How to prepare for college writing efficiently!

In 2003, the National Assessment of Educational Progress released the results of the college writing assessment test, which aimed at identification the level of writing proficiency and lexical competence of fourth-, eighth- and twelfth- graders. This report provided the information on how good students could write essays, communicate information and provide arguments.

The results showed that fourth- and eighth- graders have become better writers in comparison with the previous years, whilst, the level of twelfth-graders’ writing proficiency has significantly dropped, “the proportion of 12th-graders who reached at least the basic level dropped from 78 to 74 percent.” Undoubtedly, the declining performance among seniors reflected a deep problem, which every single English teacher faced as a serious challenge.

“By the time students graduate high school, they should be able to produce more than disorganized self-expression or Internet chat,” said Marilyn Whirry, former national teacher of the year and a member of the board that oversees the national assessment.

Perhaps, this situation has slightly changed in the recent years. Though, the bare fact that overwhelming majority of seniors can’t convey well-organized ideas remains. Therefore, the importance of good writing skills have not decreased lately, not to mention that with each year to come the significance of good writing and editing skills essentially augments. Now good writing skills are considered to be fundamental for success in college and the workplace.

This problem is especially acute for high school graduators who are going to apply to college and acquire higher education. No matter what faculty you have chosen, you have to be ready for writing-across-the curriculum. College professors and tutors suppose writing to be an indispensable part of thinking and learning. Technical reports, research papers, term papers, and essays will become your constant home assignments mainly in every subject. No wonder that at college good writing skills is a must until you don’t have a research paper guru who does all the rough work for you.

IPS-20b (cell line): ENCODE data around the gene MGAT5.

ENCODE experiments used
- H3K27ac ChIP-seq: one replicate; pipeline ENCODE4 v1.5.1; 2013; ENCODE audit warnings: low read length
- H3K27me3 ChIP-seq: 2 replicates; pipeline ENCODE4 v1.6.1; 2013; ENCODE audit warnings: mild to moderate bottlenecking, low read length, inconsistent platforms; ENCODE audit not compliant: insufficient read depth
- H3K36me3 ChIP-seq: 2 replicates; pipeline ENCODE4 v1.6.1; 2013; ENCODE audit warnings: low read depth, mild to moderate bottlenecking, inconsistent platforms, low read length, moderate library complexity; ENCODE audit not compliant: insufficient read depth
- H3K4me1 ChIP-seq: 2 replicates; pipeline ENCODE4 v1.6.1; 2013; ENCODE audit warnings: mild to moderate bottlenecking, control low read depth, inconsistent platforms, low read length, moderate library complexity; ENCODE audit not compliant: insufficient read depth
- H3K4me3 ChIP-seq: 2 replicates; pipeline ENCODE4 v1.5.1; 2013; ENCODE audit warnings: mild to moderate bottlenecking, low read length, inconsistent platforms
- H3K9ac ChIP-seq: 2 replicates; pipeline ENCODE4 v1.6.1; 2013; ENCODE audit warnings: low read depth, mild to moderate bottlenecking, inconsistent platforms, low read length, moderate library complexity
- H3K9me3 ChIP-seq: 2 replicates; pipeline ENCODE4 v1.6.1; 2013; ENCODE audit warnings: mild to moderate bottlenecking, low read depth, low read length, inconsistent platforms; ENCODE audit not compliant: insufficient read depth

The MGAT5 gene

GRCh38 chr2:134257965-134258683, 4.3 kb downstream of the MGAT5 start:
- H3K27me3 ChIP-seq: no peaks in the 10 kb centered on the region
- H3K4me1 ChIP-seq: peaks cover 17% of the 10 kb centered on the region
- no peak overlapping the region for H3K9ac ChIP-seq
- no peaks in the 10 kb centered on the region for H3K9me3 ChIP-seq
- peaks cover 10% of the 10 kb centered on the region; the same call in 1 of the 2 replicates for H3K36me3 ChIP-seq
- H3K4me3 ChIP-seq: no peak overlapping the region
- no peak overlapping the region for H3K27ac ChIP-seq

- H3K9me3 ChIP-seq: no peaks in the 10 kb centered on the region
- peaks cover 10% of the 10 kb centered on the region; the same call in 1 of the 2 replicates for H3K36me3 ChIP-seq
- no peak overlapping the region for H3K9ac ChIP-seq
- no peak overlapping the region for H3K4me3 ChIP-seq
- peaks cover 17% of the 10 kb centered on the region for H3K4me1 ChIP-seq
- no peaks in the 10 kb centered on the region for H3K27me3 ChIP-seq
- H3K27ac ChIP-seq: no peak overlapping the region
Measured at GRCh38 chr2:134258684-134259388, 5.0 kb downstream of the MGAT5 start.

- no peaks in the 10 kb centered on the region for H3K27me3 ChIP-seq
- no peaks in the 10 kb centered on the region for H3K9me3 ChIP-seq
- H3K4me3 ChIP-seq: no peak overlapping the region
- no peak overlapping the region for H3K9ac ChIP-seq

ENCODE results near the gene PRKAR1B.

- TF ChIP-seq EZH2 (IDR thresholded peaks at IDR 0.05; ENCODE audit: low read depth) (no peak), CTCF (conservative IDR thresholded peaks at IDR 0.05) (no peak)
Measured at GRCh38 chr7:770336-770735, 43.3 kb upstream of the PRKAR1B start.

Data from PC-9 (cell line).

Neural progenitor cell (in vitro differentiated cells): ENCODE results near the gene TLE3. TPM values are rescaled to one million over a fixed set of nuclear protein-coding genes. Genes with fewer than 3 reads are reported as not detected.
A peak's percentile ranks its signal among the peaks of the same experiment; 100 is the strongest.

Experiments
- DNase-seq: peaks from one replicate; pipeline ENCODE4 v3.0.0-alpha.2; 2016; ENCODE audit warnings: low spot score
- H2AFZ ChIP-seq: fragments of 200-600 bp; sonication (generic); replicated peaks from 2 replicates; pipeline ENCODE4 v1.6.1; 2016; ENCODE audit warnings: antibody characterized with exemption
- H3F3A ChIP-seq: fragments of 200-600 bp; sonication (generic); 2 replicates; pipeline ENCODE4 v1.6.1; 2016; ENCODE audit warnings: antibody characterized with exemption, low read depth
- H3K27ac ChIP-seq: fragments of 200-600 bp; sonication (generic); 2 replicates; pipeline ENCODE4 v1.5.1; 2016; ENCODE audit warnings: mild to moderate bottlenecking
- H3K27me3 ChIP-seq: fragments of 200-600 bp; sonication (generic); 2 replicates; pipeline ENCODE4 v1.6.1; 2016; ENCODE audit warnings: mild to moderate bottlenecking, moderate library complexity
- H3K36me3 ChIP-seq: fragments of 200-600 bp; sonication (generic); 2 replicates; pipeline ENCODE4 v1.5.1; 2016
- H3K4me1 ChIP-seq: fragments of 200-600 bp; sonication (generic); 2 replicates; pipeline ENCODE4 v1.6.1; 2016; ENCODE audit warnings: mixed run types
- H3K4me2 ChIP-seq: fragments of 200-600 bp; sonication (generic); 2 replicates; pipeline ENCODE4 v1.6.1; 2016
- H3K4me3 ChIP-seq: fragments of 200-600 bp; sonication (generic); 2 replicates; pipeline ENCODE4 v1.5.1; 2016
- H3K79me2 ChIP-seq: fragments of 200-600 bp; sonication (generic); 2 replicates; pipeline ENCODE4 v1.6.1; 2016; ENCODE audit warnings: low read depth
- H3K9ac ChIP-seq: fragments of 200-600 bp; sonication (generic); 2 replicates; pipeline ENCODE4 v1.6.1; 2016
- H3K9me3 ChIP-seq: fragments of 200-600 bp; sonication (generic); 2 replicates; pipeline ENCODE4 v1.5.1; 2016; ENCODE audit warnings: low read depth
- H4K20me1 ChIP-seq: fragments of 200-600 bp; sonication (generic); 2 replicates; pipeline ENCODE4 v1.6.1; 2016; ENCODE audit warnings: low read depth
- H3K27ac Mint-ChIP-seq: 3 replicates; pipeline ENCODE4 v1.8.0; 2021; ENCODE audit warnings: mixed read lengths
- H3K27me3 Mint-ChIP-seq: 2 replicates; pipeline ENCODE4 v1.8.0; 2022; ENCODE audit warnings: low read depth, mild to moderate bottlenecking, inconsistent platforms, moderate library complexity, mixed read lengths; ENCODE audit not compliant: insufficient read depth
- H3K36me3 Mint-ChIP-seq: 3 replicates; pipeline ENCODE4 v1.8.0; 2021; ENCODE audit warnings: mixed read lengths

What is college writing all about?

Sure that the experience of a research paper writing etched indelibly into your memory from high school. However, at college it will significantly change and will be associated with: late nights before the paper is due, sitting in pale light in front of your computer, a huge stack of books propped next to your desk, drinking endless cups of coffee, and racking your brains on a good thesis statement appropriate for your paper.

Remember that a college education builds on the knowledge and skills acquired in early years. College writing and high-school writing have crucial differences, which every college applicant should be aware of. Indeed, the transition from high-school writing to college one is not always smooth, because standards at college are generally higher than in high school. It differs in several basic ways, at college you’ll be asked to analyze the reading, to make a worthwhile claim, to support your claim with good reasons that are organized to present your argument.

How to sharpen your writing skills and get ready for college

It is well-known that writing is an acquired skill that needs crafting. All you need to start writing and to write well is perseverance, passion, and a good sense of right and wrong. The bottom line here is never to think that writing is not your cup of tea. If you are armed with motivation, persistence, piles of paper, and a pen, consider you are quite ready for the writing process.